This is a post based on a series of Tweets I made about an hour ago which are surprisingly popular.
You know what I'm sick of? White, otherwise privileged trans people acting as if in-group policing is a trans only thing, or that it's worst or worse within the trans community. Besides that it's being said from a place of privilege where you have no clue about policing in other communities (disability, non-white, etc), it also erases the experiences of those of us who are trans AND have identities that intersect with other groups. For example, as a Chinese Canadian trans woman, I get policed about whether I'm Chinese enough, too Chinese, not Canadian enough, too "Canadianized", and that's on top of in-group policing I get as a trans woman (and body policing as a woman, and whether I'm disordered enough to count as having an eating disorder, etc etc etc). By claiming that trans in-group policing is "the worst" or acting as if it's a unique thing to the trans community, you're not just being dismissive of the experiences of other marginalized people, but you're being dismissive of those of us trans people who intersect with other marginalized groups, all of which have their own toxic forms of in-group policing.
SECONDLY, I'm also sick of this attitude being pinned specifically on trans WOMEN, that trans women more so than any other group are the worst at in-group policing. There's a lot of misogyny in that attitude, and a lot of seeing women's actions as "cattier", more vicious, etc than men's, combined with the trans misogynist narratives of trans women being more dangerous, and obsessed with stereotypical femininity.
Thirdly, if you're not a trans woman, you ESPECIALLY don't get to talk about how in-group policing is especially bad, or "worse"/"worst" among trans women. There ARE important discussions to be had within communities about behaviour and treatment of people within that community, and a good ally knows it's about the members who are being treated badly, a bad ally (or a giant jerkface) makes it about the group, makes generalizations, and broadcasts a stereotype to the world. These discussions are about us, they're meant to help us, and you do not get to co-opt them to use against the trans community.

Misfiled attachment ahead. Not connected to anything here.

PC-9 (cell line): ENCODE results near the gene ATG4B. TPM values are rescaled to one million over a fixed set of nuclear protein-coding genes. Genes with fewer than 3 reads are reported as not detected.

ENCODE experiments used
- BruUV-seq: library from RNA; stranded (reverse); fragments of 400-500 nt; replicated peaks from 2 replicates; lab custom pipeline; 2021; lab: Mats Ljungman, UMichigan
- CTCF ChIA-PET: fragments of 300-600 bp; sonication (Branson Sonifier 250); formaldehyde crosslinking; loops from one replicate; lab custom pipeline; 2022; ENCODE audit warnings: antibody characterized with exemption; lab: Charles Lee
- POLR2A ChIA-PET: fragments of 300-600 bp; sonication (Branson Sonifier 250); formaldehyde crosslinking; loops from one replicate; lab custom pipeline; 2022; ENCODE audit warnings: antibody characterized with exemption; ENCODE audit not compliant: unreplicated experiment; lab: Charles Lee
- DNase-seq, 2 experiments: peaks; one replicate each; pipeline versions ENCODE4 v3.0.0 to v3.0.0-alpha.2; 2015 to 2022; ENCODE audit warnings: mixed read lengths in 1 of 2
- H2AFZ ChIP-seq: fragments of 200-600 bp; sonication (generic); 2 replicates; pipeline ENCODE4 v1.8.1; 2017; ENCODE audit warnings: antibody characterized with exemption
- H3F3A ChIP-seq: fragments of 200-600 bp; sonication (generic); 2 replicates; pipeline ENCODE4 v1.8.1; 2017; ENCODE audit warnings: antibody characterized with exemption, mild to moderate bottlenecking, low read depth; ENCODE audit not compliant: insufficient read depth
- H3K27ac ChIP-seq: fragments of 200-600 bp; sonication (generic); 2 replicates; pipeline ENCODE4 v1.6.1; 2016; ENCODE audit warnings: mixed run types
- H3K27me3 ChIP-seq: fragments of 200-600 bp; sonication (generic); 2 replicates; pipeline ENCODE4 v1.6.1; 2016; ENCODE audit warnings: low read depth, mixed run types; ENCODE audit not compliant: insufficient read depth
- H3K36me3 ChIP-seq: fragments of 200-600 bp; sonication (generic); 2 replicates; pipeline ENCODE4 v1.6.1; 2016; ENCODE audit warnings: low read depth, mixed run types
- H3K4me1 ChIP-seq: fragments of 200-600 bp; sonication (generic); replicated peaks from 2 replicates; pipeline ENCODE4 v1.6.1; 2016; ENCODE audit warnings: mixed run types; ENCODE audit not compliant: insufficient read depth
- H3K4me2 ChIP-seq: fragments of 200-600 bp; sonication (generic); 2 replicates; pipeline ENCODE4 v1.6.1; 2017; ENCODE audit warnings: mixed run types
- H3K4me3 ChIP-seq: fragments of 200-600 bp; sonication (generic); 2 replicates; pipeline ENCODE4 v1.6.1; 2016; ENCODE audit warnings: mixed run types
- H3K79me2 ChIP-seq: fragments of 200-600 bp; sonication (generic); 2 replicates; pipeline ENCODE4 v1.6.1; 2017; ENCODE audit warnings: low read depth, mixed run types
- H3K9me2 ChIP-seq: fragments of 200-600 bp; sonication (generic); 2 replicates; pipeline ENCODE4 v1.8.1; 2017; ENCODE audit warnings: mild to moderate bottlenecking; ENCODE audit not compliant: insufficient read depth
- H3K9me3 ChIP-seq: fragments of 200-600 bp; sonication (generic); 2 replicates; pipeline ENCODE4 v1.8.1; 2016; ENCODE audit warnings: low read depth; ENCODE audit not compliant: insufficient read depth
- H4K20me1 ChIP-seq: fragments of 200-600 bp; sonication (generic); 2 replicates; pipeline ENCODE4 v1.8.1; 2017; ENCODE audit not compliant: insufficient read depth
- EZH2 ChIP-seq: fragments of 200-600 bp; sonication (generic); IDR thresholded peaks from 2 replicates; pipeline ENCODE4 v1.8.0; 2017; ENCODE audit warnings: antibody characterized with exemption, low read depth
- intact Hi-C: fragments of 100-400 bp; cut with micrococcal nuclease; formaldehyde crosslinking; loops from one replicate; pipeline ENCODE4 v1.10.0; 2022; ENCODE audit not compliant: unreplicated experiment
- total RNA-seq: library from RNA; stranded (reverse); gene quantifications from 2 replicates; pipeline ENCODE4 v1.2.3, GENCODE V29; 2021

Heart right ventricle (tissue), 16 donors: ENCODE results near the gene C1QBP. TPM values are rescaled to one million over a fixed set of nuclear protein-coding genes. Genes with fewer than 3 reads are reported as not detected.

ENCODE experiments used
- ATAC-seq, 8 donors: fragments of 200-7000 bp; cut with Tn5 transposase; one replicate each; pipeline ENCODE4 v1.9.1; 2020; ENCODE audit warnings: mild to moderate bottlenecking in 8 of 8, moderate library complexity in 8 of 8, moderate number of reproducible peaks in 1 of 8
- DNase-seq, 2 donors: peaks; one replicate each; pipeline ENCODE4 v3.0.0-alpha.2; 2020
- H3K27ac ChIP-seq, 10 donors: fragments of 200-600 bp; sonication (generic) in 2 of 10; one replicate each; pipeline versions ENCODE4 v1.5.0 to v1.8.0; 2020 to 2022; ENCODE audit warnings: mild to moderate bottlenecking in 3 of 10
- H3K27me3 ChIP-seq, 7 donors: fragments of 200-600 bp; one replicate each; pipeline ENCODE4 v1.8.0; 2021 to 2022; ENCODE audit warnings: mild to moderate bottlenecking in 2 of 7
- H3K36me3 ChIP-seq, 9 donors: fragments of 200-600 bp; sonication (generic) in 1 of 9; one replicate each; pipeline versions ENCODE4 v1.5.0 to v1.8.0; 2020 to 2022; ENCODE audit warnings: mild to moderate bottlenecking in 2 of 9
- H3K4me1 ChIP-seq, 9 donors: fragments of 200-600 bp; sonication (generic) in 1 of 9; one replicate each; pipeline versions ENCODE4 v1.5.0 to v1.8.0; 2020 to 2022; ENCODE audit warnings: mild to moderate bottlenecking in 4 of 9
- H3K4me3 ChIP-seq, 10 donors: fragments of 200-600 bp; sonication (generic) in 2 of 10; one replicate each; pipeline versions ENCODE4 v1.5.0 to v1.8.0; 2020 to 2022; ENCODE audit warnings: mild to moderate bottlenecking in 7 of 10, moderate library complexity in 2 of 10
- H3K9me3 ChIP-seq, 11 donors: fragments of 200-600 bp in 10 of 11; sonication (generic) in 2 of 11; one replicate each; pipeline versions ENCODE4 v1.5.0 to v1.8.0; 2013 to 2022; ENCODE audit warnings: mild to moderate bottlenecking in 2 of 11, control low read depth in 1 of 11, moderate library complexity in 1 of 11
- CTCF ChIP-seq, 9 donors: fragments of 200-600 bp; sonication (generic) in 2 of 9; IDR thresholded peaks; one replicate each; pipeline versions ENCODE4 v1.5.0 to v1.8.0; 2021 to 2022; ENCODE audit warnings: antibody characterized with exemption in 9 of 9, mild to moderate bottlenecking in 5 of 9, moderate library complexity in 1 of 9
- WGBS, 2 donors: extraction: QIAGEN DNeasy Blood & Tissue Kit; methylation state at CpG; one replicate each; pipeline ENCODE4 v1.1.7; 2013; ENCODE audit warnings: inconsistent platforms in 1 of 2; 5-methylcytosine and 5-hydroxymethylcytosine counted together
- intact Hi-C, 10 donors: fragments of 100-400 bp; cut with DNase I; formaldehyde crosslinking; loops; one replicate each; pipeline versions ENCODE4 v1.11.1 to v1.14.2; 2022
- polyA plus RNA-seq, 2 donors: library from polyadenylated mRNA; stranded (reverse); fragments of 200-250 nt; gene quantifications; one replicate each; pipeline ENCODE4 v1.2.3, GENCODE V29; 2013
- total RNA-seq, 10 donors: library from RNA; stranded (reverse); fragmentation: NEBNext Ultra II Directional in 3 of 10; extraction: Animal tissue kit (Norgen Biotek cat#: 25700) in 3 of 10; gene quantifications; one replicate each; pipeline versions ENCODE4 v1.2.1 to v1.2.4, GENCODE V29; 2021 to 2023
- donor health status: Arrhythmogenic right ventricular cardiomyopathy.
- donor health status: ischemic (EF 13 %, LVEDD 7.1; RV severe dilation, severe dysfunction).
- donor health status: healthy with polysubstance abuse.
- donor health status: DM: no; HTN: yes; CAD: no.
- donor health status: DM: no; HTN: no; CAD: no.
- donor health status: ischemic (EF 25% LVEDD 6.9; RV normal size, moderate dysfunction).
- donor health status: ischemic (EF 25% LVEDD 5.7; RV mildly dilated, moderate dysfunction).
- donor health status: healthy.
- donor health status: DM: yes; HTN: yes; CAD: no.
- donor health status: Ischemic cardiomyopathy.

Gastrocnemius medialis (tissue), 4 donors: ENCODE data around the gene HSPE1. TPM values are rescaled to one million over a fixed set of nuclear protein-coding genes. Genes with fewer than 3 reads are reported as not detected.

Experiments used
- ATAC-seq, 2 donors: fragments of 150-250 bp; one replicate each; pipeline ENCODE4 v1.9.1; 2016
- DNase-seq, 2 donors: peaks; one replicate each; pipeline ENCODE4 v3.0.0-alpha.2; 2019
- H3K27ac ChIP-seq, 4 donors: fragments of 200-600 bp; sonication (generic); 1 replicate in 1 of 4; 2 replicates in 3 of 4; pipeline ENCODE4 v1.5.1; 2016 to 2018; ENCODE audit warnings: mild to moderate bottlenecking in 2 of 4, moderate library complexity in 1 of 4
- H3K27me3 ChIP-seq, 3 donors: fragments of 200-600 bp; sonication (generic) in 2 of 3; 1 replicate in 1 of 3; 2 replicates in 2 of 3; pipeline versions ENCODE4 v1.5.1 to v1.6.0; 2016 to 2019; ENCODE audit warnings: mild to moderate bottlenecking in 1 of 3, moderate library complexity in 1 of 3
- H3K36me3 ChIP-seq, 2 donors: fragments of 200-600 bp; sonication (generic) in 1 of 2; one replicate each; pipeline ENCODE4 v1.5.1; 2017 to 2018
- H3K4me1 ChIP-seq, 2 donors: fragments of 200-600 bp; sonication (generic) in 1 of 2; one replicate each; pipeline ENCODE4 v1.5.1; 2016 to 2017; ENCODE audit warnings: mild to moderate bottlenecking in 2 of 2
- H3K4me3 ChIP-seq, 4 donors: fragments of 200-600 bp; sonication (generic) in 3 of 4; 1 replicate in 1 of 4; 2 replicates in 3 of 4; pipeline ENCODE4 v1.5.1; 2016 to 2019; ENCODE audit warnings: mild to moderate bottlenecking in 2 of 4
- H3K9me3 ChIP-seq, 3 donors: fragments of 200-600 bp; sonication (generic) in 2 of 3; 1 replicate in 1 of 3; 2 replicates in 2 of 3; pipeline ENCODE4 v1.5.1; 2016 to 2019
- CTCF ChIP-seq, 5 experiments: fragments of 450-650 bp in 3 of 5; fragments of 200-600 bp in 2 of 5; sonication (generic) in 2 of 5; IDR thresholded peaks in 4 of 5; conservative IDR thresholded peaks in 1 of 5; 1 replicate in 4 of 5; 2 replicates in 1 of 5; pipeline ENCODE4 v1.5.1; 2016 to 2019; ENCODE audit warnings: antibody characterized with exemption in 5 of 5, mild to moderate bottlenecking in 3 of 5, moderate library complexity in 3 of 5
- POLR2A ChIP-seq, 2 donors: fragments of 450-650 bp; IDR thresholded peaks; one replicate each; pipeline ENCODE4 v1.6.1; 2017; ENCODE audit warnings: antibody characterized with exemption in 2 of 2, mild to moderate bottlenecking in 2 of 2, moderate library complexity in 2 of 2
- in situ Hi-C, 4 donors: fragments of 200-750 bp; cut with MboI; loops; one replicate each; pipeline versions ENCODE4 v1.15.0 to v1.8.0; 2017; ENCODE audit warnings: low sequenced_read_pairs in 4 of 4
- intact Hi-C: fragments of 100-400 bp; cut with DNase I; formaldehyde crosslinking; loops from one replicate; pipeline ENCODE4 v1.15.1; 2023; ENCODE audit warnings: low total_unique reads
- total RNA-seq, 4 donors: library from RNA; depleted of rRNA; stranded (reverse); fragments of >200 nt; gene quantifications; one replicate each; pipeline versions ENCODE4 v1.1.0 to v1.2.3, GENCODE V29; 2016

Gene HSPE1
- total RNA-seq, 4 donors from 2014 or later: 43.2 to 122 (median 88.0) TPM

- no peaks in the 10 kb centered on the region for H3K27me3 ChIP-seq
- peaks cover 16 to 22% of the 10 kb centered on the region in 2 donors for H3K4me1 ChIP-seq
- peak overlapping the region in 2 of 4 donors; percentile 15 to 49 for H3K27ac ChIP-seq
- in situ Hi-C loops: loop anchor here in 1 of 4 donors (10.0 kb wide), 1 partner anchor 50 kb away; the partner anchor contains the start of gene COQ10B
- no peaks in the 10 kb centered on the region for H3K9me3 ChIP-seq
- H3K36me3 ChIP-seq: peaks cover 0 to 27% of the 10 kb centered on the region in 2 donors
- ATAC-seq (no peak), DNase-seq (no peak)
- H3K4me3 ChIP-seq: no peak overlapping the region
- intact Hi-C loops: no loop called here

And finally, I've seen "nobody hates trans people more than other trans people" bandied about in these kinds of discussions too, or words of that vein. Again. WTF. Yes. Nobody hates trans people more than trans people, except TERFs, and MRAs, and evangelicals, and the WHOLE FUCKING SOCIETY. Yes, there's in-group policing. Yes, it sucks. Yes, I've gotten trans women telling me unsolicited how I should act, what I should wear, and that I need to "fix" my voice. Yes, I've experienced trans people policing who counts as trans, and who doesn't. And yes, that should be criticized. But the shit above, is just more transphobia, it's no better than the internalized transphobia of the self-policers. The attitudes of those self policers come from the transphobia, the transmisogyny, the gender essentalism, and the ciscentricism of cis society, they did not spring from a vacuum in the trans community. And the whole narrative is just playing into more transphobia: "look at those messed up trans people, they can't even stand each other!"
Yes we have our own s- to sort out. But that doesn't mean that trans people are the "worst", because not only does in-group policing happen in other spaces, a lot of us trans people ARE IN THOSE OTHER SPACES TOO. We experience that policing as well as trans in-group policing, and you don't get to tell us that one is worse than the other. Nor should intra-community dialogue be co-opted to play into transphobic and transmisogynist narratives. The solution to internalized transphobia in the trans community is not to be even more disrespectful to other trans people.